In an online survey, around 74% of people who opted not to have reconstructive surgery after breast removal to treat or prevent cancer reported that they were satisfied with the outcome.
- Some people who undergo a mastectomy to treat or prevent breast cancer choose to undergo reconstructive surgery afterward. In contrast, others opt not to; a decision sometimes referred to as “going flat.”
- A new survey indicates that about 74% of respondents who opted for “going flat” after a mastectomy are happy with their decision.
- The same survey shows that 22.2% of respondents who had a mastectomy experienced “flat denial,” meaning that their surgeons disregarded or discouraged their wish not to have reconstructive surgery.
- The survey results may help medical professionals better understand an individual’s potential choices following a mastectomy.
In recent years, advocacy groups have campaigned to increase awareness and acceptance among surgeons and those requiring a mastectomy of “going flat” — opting not to have reconstructive surgery after a mastectomy.
However, some surveys suggest that individuals who choose to have a mastectomy without reconstruction experience a lower quality of life than those who choose either immediate breast reconstruction or
A team of researchers led by researchers at the University of California Los Angeles (UCLA) suspected that the validated survey tool that surgeons commonly use to assess outcomes after a mastectomy is biased towards reconstruction.
With input from advocacy groups, they designed a new survey tool to assess peoples’ reasons for going flat, their satisfaction with that decision, and the associated factors.
The researchers also designed their survey to uncover concerns unique to these individuals but which other types of surveys do not capture.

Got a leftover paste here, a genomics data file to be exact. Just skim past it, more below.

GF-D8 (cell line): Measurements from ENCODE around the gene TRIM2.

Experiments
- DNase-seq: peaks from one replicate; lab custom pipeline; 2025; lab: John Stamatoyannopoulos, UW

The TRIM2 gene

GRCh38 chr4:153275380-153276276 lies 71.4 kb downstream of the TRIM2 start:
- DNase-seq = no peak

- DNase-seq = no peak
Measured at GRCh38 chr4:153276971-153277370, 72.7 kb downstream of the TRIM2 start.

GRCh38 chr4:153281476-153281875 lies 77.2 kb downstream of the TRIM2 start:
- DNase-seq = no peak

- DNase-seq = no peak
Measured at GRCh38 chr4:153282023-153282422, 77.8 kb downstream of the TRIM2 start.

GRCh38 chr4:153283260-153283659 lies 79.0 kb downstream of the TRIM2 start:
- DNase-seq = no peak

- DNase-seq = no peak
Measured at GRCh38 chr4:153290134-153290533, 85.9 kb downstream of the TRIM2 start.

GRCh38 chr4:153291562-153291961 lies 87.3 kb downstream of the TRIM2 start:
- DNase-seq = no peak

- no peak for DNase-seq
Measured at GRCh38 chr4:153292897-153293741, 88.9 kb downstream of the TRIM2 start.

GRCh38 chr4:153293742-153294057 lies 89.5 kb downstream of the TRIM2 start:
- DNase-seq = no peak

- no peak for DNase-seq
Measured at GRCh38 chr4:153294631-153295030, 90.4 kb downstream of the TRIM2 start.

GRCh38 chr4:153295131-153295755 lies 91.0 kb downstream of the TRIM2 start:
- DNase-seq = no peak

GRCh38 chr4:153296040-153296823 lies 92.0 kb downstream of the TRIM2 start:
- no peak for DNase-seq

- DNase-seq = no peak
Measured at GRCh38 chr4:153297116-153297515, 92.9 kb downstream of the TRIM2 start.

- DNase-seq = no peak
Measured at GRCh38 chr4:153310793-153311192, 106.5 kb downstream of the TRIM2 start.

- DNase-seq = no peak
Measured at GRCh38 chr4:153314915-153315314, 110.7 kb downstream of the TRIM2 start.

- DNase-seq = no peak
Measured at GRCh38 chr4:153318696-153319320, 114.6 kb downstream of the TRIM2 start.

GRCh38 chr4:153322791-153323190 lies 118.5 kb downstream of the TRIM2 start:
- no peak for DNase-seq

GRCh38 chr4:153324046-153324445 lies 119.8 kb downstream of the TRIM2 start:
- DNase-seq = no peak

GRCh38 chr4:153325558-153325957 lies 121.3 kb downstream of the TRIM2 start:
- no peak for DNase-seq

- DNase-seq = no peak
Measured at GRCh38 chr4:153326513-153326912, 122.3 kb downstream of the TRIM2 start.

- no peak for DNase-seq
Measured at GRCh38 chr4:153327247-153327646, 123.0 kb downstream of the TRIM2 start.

The study appears in the journal Annals of Surgical Oncology.
Through online “going flat” communities, the researchers recruited 931 individuals who had chosen this surgical option and were willing to complete the survey.
The survey revealed that about 74% of respondents were satisfied with the outcome of their surgery.
“We hope that the results of this study will serve to inform general and breast surgeons that ‘going flat’ is a valid option for [some people],” says Dr. Deanna Attai, an assistant clinical professor of surgery at the David Geffen School of Medicine at UCLA, and senior author of the study.
“We also hope the results may help inform [people] that ‘going flat’ is an option, and to empower them to seek out surgeons who offer this option and respect their decision.”
The survey also revealed that 22.2% of respondents had experienced “flat denial” from their surgeons. This means that the surgeon does not initially offer it as an option, does not support a person’s decision, or leaves surplus skin — against their wishes — to facilitate reconstruction if they change their mind.
Flat denial was the factor most strongly associated with dissatisfaction with the outcome.
Respondents with obesity and those who only had one of their breasts removed were also more likely to be dissatisfied with their surgery.
Conversely, the respondents reported high satisfaction levels when they received adequate information to inform their decision and had a surgeon who specialized in breast surgery.
The new survey invited respondents to say why they chose not to have reconstructive surgery. Among the most common reasons cited were:
- avoiding a foreign object in their body
- lower health risks
- lower complication rate
- shorter recovery time
- unimportant for body image
The support organization
“The decision to reconstruct or not is very personal. There is no ‘right way’ to approach mastectomy and reconstruction (or lack of it). There is only the way that is best for you, your preferences, and your healing.”
However, it notes that some people who decide against reconstruction, especially those with large breasts, overweight, or obesity, may be left with pockets of fat under their arms.
In addition, it says going flat may result in a “tab” of skin or fat or both that forms a bulge at the end of the surgical scar or under the incision.
The authors of the new study report that their research had some limitations inherent to all surveys of anonymous, self-selected respondents on social media.
The scientists were unable to verify the respondents’ identity or the information they provided about their treatment, for example.
All the respondents were also active in online going flat communities, which may have biased the results.
Finally, the authors note that the study did not fully represent individuals who are less likely to have reconstructive surgery following a mastectomy.
These groups include racial or ethnic minorities, older people, and those without private medical insurance.